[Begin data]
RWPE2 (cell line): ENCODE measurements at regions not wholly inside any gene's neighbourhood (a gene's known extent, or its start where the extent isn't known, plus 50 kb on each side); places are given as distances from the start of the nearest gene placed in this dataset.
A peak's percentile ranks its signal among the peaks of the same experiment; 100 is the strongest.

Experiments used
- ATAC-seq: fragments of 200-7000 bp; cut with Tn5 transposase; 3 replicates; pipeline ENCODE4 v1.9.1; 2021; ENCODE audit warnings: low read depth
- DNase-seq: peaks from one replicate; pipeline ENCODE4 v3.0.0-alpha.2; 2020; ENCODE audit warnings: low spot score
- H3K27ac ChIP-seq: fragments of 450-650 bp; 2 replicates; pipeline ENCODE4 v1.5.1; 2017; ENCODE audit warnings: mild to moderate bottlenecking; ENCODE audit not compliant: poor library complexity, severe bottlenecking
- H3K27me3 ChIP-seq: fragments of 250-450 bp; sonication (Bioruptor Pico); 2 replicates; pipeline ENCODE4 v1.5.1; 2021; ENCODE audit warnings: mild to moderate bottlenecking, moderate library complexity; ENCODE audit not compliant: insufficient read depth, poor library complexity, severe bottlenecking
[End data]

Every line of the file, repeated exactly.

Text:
RWPE2 (cell line): ENCODE measurements at regions not wholly inside any gene's neighbourhood (a gene's known extent, or its start where the extent isn't known, plus 50 kb on each side); places are given as distances from the start of the nearest gene placed in this dataset.
A peak's percentile ranks its signal among the peaks of the same experiment; 100 is the strongest.

Experiments used
- ATAC-seq: fragments of 200-7000 bp; cut with Tn5 transposase; 3 replicates; pipeline ENCODE4 v1.9.1; 2021; ENCODE audit warnings: low read depth
- DNase-seq: peaks from one replicate; pipeline ENCODE4 v3.0.0-alpha.2; 2020; ENCODE audit warnings: low spot score
- H3K27ac ChIP-seq: fragments of 450-650 bp; 2 replicates; pipeline ENCODE4 v1.5.1; 2017; ENCODE audit warnings: mild to moderate bottlenecking; ENCODE audit not compliant: poor library complexity, severe bottlenecking
- H3K27me3 ChIP-seq: fragments of 250-450 bp; sonication (Bioruptor Pico); 2 replicates; pipeline ENCODE4 v1.5.1; 2021; ENCODE audit warnings: mild to moderate bottlenecking, moderate library complexity; ENCODE audit not compliant: insufficient read depth, poor library complexity, severe bottlenecking